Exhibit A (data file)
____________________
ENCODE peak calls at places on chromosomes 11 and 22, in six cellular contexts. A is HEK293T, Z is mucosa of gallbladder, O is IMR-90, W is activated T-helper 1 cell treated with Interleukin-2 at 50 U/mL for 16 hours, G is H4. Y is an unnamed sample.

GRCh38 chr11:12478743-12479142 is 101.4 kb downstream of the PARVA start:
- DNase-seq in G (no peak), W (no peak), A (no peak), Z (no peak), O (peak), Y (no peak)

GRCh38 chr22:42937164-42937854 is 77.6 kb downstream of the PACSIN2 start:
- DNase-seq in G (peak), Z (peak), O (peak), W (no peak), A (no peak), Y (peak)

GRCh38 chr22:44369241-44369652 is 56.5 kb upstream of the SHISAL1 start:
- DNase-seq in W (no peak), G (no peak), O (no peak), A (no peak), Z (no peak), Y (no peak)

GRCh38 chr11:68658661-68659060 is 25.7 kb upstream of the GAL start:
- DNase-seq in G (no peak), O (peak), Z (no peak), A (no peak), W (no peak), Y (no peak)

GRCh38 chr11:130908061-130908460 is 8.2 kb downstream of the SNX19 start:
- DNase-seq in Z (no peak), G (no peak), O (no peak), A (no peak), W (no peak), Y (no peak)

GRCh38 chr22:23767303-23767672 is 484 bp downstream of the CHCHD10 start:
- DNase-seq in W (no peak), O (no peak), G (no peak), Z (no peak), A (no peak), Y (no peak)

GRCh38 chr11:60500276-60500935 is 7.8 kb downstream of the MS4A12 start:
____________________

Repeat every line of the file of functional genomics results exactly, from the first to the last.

ENCODE peak calls at places on chromosomes 11 and 22, in six cellular contexts. A is HEK293T, Z is mucosa of gallbladder, O is IMR-90, W is activated T-helper 1 cell treated with Interleukin-2 at 50 U/mL for 16 hours, G is H4. Y is an unnamed sample.

GRCh38 chr11:12478743-12479142 is 101.4 kb downstream of the PARVA start:
- DNase-seq in G (no peak), W (no peak), A (no peak), Z (no peak), O (peak), Y (no peak)

GRCh38 chr22:42937164-42937854 is 77.6 kb downstream of the PACSIN2 start:
- DNase-seq in G (peak), Z (peak), O (peak), W (no peak), A (no peak), Y (peak)

GRCh38 chr22:44369241-44369652 is 56.5 kb upstream of the SHISAL1 start:
- DNase-seq in W (no peak), G (no peak), O (no peak), A (no peak), Z (no peak), Y (no peak)

GRCh38 chr11:68658661-68659060 is 25.7 kb upstream of the GAL start:
- DNase-seq in G (no peak), O (peak), Z (no peak), A (no peak), W (no peak), Y (no peak)

GRCh38 chr11:130908061-130908460 is 8.2 kb downstream of the SNX19 start:
- DNase-seq in Z (no peak), G (no peak), O (no peak), A (no peak), W (no peak), Y (no peak)

GRCh38 chr22:23767303-23767672 is 484 bp downstream of the CHCHD10 start:
- DNase-seq in W (no peak), O (no peak), G (no peak), Z (no peak), A (no peak), Y (no peak)

GRCh38 chr11:60500276-60500935 is 7.8 kb downstream of the MS4A12 start: